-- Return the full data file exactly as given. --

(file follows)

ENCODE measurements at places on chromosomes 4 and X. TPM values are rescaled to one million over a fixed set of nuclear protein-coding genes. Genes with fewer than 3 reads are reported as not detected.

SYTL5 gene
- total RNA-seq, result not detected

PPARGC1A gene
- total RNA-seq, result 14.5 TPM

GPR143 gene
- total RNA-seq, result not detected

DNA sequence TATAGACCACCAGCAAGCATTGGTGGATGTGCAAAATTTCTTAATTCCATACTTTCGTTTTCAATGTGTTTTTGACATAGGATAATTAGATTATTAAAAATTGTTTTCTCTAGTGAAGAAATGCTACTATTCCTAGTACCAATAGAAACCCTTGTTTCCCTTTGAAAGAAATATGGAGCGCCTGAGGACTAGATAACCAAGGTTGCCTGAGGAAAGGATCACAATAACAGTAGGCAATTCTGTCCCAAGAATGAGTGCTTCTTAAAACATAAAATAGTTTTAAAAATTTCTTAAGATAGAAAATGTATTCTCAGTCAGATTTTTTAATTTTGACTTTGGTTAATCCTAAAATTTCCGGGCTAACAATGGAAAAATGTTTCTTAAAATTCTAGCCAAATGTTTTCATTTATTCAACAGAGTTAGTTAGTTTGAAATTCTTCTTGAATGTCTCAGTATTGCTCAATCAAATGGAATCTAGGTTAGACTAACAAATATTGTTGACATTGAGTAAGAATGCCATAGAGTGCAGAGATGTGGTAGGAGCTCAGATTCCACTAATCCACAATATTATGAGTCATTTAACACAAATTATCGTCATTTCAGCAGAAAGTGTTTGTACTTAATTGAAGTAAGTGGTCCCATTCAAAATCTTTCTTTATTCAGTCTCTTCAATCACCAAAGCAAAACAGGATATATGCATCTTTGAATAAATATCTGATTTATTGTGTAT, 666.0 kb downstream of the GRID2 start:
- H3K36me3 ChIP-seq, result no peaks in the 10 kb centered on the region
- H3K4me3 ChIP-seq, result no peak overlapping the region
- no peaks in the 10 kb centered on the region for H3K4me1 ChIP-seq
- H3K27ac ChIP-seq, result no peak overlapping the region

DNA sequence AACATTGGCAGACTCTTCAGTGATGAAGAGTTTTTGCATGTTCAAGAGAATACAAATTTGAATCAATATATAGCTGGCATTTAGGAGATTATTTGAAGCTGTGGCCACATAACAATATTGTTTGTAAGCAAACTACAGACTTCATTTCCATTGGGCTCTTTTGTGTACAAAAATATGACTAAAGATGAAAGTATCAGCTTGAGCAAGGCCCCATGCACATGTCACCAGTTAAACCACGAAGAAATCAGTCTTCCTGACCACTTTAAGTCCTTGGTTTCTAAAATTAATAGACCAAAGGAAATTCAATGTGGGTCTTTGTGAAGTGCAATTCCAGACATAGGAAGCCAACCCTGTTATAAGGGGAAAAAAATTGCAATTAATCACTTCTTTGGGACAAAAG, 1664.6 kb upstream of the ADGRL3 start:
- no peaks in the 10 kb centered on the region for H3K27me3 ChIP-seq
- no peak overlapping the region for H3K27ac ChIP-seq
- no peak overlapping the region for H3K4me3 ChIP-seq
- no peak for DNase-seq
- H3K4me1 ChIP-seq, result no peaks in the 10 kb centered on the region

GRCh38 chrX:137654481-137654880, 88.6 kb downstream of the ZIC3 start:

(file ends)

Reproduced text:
ENCODE measurements at places on chromosomes 4 and X. TPM values are rescaled to one million over a fixed set of nuclear protein-coding genes. Genes with fewer than 3 reads are reported as not detected.

SYTL5 gene
- total RNA-seq, result not detected

PPARGC1A gene
- total RNA-seq, result 14.5 TPM

GPR143 gene
- total RNA-seq, result not detected

DNA sequence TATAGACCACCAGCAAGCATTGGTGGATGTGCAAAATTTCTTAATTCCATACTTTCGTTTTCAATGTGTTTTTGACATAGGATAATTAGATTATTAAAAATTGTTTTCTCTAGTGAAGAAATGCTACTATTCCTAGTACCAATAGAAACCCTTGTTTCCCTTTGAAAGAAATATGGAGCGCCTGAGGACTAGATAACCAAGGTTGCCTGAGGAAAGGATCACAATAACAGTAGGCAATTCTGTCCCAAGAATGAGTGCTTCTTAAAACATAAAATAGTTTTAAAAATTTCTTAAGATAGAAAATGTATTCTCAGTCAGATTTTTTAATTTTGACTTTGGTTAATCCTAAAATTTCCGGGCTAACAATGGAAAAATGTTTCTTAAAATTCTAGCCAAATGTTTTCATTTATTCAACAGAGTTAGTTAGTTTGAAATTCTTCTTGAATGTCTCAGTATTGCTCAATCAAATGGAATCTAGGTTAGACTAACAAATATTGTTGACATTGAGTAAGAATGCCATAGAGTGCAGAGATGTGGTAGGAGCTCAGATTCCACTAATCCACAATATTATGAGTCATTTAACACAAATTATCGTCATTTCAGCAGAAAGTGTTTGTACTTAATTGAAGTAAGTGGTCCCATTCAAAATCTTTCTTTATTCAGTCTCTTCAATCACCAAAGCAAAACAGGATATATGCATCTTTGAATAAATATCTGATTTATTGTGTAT, 666.0 kb downstream of the GRID2 start:
- H3K36me3 ChIP-seq, result no peaks in the 10 kb centered on the region
- H3K4me3 ChIP-seq, result no peak overlapping the region
- no peaks in the 10 kb centered on the region for H3K4me1 ChIP-seq
- H3K27ac ChIP-seq, result no peak overlapping the region

DNA sequence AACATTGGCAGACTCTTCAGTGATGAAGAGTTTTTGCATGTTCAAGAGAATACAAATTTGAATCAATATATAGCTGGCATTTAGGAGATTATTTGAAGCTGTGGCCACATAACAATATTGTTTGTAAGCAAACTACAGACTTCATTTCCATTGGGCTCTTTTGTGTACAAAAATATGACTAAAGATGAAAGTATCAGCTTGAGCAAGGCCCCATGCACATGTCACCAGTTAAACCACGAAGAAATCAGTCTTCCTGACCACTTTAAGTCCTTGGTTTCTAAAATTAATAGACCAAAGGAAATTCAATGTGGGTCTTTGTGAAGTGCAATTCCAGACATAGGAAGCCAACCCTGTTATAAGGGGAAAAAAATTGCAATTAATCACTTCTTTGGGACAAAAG, 1664.6 kb upstream of the ADGRL3 start:
- no peaks in the 10 kb centered on the region for H3K27me3 ChIP-seq
- no peak overlapping the region for H3K27ac ChIP-seq
- no peak overlapping the region for H3K4me3 ChIP-seq
- no peak for DNase-seq
- H3K4me1 ChIP-seq, result no peaks in the 10 kb centered on the region

GRCh38 chrX:137654481-137654880, 88.6 kb downstream of the ZIC3 start: